The first, worst, and most profitable of competing presidential-assault thrillers from 2013, Olympus Has Fallen treated a terrorist attack on 1600 Pennsylvania Avenue with the utmost seriousness, like a scenario that had been gamed out on Fox News. In essence, it was another "Die Hard in a [blank]" shoot-'em-up, but because it was about totally plausible matters of national security, the only fun it offered was whatever one-liners Gerard Butler squeezed out. At the time, it felt like a Bush Administration relic that had slipped into Obama's second term, a chest-thumping affirmation of American might against all threats foreign and domestic.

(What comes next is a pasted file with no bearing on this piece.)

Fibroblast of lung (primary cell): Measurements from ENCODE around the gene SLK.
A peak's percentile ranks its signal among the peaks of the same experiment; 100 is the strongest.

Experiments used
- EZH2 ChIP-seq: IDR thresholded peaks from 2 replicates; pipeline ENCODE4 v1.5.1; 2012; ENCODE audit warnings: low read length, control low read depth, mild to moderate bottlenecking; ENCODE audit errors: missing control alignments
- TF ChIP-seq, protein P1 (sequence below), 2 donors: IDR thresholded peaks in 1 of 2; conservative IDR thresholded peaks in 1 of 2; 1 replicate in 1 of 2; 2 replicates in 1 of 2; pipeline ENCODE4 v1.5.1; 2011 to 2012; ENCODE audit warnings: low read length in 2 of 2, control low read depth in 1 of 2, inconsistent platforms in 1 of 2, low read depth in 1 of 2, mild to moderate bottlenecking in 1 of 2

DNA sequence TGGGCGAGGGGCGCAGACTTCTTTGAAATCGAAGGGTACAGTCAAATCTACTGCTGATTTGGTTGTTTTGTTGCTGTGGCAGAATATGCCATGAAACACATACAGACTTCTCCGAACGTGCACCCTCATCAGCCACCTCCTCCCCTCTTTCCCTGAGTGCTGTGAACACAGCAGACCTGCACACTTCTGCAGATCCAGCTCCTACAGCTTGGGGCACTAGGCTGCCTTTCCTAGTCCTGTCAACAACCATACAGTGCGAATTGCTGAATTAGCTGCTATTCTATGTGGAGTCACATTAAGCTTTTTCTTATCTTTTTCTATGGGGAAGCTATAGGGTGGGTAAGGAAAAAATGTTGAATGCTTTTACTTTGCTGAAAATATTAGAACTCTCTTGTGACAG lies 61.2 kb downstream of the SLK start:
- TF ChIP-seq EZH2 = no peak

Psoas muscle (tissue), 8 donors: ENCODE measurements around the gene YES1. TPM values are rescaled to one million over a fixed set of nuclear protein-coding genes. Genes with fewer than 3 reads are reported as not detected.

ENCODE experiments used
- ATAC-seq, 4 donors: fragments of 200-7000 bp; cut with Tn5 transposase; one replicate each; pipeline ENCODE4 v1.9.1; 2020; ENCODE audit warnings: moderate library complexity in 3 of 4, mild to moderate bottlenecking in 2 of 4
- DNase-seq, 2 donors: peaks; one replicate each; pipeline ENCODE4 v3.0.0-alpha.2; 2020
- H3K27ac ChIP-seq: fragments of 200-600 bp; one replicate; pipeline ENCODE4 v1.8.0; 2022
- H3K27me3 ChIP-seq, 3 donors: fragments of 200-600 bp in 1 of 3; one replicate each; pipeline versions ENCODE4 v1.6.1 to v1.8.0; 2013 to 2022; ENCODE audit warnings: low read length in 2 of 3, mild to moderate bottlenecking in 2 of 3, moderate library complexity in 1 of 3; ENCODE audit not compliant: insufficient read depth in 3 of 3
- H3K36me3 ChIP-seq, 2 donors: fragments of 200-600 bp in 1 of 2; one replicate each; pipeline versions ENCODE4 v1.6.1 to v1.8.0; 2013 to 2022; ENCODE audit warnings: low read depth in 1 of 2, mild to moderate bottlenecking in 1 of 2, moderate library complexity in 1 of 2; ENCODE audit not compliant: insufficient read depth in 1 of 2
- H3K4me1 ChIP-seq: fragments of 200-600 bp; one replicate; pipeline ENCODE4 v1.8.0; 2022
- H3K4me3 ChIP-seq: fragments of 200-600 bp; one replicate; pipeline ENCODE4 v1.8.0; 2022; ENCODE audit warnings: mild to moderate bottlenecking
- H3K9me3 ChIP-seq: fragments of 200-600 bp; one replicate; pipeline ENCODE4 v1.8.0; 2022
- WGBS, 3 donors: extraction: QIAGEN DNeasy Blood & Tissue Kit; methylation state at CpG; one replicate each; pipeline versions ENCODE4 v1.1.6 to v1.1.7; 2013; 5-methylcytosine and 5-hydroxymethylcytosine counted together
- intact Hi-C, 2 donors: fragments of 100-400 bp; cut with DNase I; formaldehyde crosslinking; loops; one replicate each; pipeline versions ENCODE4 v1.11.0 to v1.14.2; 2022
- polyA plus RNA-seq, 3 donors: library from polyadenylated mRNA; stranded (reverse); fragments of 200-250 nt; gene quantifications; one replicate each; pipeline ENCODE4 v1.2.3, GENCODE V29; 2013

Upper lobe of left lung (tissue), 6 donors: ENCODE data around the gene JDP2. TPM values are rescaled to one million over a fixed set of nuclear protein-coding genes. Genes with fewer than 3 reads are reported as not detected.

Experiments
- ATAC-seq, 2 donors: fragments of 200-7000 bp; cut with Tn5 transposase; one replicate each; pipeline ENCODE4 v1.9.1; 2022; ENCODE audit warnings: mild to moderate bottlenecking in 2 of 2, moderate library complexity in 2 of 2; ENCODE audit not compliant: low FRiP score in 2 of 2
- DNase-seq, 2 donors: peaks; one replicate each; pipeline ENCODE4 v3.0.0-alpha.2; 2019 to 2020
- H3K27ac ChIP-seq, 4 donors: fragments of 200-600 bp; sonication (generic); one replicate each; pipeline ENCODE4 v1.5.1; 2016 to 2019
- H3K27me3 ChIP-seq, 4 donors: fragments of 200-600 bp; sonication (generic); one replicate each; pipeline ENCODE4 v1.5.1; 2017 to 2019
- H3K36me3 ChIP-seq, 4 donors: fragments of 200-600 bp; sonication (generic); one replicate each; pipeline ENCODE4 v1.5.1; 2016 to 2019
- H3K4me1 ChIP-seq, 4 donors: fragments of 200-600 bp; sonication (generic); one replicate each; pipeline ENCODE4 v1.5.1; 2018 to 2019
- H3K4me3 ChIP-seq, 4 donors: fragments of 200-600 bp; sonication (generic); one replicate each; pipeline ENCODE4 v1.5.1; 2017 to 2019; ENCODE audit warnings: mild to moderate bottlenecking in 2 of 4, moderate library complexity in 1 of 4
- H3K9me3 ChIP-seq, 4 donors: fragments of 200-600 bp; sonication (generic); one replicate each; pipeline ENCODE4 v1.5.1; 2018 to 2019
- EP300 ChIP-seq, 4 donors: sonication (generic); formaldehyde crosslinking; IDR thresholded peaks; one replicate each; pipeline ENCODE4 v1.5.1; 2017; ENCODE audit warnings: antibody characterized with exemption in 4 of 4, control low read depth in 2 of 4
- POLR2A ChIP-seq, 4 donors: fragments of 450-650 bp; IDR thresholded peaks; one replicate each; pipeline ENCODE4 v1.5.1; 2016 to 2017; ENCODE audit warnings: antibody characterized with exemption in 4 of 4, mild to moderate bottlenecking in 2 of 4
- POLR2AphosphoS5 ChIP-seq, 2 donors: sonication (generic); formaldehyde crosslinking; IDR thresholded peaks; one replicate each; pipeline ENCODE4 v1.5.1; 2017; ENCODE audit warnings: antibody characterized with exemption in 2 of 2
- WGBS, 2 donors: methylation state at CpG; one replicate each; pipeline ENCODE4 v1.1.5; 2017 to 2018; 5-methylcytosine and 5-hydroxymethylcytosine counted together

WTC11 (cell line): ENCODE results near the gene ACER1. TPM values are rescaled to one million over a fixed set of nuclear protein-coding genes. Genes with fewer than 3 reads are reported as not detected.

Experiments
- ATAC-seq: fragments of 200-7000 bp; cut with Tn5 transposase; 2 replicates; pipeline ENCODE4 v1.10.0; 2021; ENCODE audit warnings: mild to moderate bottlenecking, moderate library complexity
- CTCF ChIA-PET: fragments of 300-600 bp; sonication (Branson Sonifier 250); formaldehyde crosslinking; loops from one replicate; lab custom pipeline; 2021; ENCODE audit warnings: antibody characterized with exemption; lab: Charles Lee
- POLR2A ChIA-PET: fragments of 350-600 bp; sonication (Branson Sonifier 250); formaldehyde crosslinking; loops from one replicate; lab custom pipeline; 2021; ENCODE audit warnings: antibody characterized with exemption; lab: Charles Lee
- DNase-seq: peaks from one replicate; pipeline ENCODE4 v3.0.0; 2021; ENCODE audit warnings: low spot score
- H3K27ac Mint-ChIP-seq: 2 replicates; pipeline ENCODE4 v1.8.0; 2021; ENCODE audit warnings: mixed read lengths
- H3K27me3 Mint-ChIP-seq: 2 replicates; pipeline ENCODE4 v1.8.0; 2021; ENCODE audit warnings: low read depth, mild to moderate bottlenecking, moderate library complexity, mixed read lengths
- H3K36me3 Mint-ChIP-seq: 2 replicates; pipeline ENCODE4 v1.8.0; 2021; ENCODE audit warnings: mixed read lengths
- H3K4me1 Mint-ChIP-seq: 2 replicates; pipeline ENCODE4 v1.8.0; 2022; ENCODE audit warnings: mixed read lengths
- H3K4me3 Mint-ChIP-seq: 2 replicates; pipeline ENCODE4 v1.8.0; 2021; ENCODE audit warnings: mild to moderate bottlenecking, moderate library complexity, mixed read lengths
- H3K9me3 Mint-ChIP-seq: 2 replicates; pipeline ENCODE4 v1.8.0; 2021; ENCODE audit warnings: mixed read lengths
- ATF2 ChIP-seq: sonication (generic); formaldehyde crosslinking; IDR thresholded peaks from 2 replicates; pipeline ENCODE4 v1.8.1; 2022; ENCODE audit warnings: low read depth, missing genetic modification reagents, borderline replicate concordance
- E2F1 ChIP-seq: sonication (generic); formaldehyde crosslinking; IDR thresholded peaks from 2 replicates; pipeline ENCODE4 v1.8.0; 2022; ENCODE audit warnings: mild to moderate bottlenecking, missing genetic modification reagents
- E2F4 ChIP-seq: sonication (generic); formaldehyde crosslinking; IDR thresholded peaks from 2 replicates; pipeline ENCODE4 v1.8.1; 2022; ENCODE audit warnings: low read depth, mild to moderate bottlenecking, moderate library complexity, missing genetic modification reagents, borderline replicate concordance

And yet here is London Has Fallen, which moves the action to a monument-rich European capital but is otherwise the same generic, po-faced bore as the original. To a score flooded with choral wailings — this selection must be labeled "scary brown people" on the Hollywood soundboard — leaders from around the world arrive in London for a funeral, including U.S. President Benjamin Asher (Aaron Eckhart), accompanied by Mike Banning (Butler), who leads his secret-service detail. It turns out to be an elaborate trap, with traitors working together to knock off heads of state.
Banning and President Kick-Ass not only seem to anticipate such catastrophes, but actively train for them in competitive morning jogs and boxing sessions. Taking over for Antoine Fuqua, Swedish director Babak Najafi dutifully lays waste to the city, lopping the towers off Westminster Abbey and ensuring that at least one London bridge is falling down. The action never stops once the first car bomb is triggered, but the second half of London Has Fallen takes place mostly in the dark, where nobody can see the budget.